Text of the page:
The saga of Star Citizen

Star Citizen is an upcoming PC space simulator developed by Chris Roberts of Wing Commander fame. The F2p game is set in the year 2942 where players inhabit a slowly decaying cosmic empire.

There are multiple ways to earn citizenship, including becoming a merchant or performing various civic duties. However, the route many PC gamers will undoubtedly take is signing up with Squadron 42 and serving in the Star Citizen military.

As we’ve previously discussed on TG Daily, the detail on this game is incredible and the visuals are built on top of a modded version of CryEngine 3. Playing as Squadron 42 warriors will allow players to fight hostile extraterrestrials or trade with friendly aliens.

According to Chris Roberts, the game will be as cutting-edge as possible, which is why it won’t be available for consoles.

“As time went on, the old console publishing path started to feel very yesterday, and I was thinking, ‘Do I really want to spend three years working on a next-gen console game that would ship just after the new consoles are out to a very small customer base,” Roberts told “It would get a month’s worth of play and they’d be on to the next thing. So I cut out the first step.”

Roberts also discussed what eager KickStarter backers can expect during the two year wait for the game.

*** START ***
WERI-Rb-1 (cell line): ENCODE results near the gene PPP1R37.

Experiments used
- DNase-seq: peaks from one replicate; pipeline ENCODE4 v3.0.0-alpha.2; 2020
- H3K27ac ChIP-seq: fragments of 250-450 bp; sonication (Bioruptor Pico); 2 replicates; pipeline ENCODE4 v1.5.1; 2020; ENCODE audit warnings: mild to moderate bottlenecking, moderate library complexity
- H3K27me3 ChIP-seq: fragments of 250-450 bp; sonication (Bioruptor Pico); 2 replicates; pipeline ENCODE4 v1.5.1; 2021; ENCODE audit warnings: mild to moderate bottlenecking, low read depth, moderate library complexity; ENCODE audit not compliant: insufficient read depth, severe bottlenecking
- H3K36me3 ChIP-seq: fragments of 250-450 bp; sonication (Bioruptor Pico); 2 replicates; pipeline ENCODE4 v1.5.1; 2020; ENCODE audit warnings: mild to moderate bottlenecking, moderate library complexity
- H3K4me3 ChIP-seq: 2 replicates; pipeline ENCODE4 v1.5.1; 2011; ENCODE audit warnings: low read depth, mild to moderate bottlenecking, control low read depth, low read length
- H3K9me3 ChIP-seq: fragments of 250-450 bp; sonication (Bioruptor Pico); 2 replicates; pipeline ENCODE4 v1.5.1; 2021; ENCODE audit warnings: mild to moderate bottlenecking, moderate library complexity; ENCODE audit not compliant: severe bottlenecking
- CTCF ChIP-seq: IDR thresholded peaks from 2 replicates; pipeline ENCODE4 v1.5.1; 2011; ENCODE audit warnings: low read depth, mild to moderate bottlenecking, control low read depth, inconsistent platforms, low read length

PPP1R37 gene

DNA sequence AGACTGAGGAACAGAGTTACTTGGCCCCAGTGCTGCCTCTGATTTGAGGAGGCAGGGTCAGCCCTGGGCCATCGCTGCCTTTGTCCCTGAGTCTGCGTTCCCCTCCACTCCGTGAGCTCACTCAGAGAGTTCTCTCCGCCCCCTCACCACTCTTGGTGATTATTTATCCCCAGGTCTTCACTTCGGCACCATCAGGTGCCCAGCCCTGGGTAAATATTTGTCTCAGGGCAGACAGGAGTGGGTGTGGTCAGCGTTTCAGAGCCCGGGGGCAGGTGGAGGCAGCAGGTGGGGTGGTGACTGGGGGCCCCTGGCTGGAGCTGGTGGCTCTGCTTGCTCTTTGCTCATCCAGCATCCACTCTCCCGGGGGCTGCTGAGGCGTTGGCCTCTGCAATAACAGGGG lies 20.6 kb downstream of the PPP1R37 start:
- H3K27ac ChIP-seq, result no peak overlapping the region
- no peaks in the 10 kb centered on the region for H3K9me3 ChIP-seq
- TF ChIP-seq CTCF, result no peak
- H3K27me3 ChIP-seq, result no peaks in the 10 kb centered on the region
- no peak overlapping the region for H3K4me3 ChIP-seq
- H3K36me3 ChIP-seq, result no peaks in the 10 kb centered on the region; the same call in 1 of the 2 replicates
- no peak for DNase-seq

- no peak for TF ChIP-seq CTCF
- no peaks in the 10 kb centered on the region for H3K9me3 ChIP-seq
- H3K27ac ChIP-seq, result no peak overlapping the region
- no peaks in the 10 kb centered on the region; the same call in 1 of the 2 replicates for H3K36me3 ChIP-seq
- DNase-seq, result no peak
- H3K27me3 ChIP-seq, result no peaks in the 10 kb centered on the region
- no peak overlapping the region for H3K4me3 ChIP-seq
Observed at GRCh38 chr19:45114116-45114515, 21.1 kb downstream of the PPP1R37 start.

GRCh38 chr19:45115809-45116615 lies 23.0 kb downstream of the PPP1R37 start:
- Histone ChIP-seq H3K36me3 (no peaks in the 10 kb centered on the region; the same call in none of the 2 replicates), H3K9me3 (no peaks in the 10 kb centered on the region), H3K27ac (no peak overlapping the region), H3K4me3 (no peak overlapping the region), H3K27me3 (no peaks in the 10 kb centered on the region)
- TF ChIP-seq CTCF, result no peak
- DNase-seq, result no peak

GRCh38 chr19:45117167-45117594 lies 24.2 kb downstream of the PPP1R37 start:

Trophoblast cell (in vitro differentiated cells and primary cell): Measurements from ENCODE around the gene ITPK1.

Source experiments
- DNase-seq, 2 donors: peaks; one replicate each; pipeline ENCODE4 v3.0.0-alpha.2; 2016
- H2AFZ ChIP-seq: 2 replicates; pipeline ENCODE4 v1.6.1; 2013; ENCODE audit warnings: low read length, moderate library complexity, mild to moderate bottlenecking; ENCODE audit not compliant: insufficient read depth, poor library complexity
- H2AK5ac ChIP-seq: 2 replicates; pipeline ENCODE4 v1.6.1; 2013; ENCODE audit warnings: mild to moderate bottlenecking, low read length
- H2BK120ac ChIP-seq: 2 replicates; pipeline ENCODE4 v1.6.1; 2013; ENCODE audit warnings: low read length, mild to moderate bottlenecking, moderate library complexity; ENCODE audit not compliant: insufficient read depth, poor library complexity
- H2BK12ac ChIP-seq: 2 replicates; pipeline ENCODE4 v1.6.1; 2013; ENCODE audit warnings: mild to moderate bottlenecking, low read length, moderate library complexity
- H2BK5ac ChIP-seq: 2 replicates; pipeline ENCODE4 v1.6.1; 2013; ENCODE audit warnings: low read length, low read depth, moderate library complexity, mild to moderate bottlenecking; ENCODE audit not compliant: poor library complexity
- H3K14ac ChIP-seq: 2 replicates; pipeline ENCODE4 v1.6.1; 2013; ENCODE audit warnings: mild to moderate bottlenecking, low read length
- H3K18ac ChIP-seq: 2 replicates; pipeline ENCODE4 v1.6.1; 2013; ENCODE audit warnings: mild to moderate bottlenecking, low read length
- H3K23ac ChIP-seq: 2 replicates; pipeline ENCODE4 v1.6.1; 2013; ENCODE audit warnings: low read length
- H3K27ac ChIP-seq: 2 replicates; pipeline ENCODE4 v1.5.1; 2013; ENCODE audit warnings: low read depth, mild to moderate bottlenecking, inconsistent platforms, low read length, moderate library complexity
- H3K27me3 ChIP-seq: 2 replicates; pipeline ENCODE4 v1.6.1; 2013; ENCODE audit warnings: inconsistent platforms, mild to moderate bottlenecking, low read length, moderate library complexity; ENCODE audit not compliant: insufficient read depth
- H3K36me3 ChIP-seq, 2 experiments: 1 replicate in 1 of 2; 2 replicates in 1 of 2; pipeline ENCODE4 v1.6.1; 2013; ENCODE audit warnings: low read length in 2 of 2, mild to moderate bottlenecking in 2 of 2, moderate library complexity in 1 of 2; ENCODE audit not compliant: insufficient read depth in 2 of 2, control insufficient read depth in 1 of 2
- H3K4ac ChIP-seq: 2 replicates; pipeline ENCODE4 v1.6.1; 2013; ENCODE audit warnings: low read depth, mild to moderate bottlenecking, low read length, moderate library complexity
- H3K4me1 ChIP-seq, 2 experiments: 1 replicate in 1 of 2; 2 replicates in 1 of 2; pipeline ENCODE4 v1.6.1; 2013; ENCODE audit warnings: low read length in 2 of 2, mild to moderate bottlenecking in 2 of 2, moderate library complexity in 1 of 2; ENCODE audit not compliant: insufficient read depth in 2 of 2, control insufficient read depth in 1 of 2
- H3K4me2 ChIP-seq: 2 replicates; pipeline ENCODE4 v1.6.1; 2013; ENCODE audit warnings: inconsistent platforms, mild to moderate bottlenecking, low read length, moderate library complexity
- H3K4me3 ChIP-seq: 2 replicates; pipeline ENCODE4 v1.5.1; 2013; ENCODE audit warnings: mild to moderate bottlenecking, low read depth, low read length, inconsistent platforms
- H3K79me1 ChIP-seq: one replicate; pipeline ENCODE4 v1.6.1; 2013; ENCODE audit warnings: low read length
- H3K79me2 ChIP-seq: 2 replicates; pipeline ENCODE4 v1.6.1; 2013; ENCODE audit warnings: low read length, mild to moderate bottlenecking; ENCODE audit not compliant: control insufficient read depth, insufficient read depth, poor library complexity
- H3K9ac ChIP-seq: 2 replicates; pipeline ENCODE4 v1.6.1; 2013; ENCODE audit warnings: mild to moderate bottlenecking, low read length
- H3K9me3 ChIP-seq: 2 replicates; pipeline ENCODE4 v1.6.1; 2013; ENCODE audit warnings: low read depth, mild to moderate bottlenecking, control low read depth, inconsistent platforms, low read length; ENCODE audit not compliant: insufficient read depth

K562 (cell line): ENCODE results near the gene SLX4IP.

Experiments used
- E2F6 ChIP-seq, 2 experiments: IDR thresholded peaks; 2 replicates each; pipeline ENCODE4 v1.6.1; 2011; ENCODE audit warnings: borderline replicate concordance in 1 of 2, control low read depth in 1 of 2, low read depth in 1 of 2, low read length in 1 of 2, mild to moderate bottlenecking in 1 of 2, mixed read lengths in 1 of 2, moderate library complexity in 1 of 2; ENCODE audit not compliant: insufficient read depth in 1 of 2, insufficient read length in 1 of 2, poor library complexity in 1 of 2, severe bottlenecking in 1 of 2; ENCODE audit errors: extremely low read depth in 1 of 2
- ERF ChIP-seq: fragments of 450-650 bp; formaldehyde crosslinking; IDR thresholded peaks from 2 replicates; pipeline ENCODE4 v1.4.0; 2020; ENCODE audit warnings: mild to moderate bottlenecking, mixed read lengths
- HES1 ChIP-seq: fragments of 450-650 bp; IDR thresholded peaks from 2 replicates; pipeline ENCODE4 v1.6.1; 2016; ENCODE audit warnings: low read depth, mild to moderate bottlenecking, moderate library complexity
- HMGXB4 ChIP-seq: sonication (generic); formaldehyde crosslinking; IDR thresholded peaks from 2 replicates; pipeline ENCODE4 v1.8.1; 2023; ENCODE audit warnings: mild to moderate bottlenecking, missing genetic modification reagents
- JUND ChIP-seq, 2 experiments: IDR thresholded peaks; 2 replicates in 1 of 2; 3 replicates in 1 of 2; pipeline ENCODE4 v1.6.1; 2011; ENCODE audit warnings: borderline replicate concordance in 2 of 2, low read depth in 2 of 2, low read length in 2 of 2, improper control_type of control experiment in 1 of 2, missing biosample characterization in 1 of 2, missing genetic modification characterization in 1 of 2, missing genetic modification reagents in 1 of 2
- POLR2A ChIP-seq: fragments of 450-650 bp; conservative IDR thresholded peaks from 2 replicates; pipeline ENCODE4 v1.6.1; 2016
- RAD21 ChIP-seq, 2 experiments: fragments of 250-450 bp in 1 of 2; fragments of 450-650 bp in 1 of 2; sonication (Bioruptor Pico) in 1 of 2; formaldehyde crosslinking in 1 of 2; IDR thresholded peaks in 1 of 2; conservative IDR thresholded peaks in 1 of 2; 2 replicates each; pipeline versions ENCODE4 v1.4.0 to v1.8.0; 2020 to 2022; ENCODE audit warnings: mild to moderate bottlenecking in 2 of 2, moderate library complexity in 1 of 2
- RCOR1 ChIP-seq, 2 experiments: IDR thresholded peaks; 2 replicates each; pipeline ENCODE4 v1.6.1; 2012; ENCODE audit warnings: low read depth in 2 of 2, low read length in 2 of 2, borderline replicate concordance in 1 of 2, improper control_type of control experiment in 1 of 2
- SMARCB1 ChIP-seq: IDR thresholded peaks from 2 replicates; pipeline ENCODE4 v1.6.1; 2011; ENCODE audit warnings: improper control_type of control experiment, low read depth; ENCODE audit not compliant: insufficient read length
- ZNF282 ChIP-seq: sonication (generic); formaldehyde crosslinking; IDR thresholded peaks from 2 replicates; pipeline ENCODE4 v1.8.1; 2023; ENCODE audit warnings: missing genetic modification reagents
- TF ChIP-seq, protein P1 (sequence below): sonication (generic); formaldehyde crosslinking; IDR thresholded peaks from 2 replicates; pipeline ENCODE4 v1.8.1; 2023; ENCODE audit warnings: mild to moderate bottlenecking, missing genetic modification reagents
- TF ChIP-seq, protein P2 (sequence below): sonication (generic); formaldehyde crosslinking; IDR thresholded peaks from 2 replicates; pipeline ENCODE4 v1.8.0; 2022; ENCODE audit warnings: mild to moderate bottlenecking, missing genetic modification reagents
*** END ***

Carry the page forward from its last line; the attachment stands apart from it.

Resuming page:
“We’ll be giving them builds and portions of it much sooner than that, and they’ll be getting multiple updates every single week. I want to make the journey, for everyone that backed it, as fun as the actual game,” he explained.

“I want them to get to the point where they feel they got their money’s worth before the finished game is actually released. That’s a big priority for me. We’re going to treat our backers essentially as we would a publisher, where you work towards milestones and then have a show-and-tell on the new features and the latest build. The community has financed the game, so it should get that level of respect.”

In addition, Roberts commented on the graphics behind Star Citizen, which are shaping up to be a “cutting-edge” visual experience.

“You don’t have to spend any of your processing time or GPU time on rendering the environment, because the environment is mostly empty – it’s Space. There’ll be a few nebulae up in the background, but that’s nothing compared to what they have to do in, say, Crysis 3, where they’re rendering New York with vegetation,” he said.

“Instead, we can focus an extreme amount of detail on specific objects, so the ship and the character flying it. They have such huge poly counts because I don’t need to worry about rendering a whole city collapsing. Each blade of grass doesn’t have a lot of polys, but there are thousands of them.”

Star Citizen recently managed to raise $2,134,374 on Kickstarter, with a grand total of 34,397 backers. Two years is certainly a long time to wait for a game, but in this particular case, definitely well worth it.